Long chain omega-3 may help in childhood allergies


Allergic disease, including asthma and rhinitis, is one of the most common types of non-communicable diseases (diseases that are not caused by infectious agents) in childhood, and it is also common in adolescence. In the 1990s, when the hypothesis about polyunsaturated fatty acids and allergic disease was suggested, omega-3 and omega-6 fatty acids were attributed opposite roles in inflammation: omega-3 to decrease inflammation and omega-6 to promote inflammation. However, the actions of both families of fatty acids on inflammation have been shown to be more complex, with many different mechanisms involved.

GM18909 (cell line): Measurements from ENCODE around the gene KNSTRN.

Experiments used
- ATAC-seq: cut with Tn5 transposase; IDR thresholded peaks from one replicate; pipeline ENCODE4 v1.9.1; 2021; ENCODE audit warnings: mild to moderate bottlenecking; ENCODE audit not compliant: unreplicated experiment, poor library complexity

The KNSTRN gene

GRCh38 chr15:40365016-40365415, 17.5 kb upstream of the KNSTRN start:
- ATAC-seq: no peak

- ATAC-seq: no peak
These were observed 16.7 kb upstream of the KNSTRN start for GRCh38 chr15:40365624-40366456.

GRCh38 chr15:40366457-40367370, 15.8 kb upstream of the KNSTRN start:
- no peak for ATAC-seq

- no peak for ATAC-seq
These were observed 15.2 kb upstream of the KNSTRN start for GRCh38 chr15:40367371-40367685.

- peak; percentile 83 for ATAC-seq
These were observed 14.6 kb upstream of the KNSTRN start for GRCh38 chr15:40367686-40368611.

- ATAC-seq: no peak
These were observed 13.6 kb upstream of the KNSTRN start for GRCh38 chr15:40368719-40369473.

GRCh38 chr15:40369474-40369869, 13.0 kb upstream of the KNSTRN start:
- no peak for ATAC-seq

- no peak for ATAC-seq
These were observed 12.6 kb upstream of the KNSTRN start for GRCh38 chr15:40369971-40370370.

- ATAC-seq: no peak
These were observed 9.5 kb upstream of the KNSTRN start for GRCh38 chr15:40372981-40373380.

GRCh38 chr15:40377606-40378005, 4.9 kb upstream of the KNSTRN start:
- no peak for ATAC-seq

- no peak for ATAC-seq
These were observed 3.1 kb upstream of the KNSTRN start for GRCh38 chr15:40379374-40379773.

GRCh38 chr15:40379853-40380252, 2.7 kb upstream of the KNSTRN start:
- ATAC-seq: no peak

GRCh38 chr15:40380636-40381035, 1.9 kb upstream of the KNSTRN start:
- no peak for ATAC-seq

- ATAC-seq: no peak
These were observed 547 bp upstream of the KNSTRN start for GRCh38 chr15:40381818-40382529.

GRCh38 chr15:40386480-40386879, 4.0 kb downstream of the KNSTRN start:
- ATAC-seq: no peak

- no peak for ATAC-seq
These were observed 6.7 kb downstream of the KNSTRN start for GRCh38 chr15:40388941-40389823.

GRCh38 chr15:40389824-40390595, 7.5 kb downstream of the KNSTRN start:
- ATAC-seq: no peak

The outcomes of the studies performed to date have shown conflicting results about the relationship between long chain omega-3 (primarily found in oily fish) and allergic disease in children, but in a very recent study of blood composition of fatty acids in relation to allergic disease, higher proportions of omega-3 in blood at age 8 years have been are associated with a reduced risk of asthma or rhinitis at the age of 16 years.

These results add to the evidence that polyunsaturated fatty acids can influence subsequent allergic disease in childhood.


Magnusson J, Ekström S, Kull I, et al. Polyunsaturated fatty acids in plasma at 8 years and subsequent allergic disease. J Allergy Clin Immunol. December 2017. DOI: 10.1016/j.jaci.2017.09.023http://www.jacionline.org/article/S0091-6749(17)31589-0/fulltext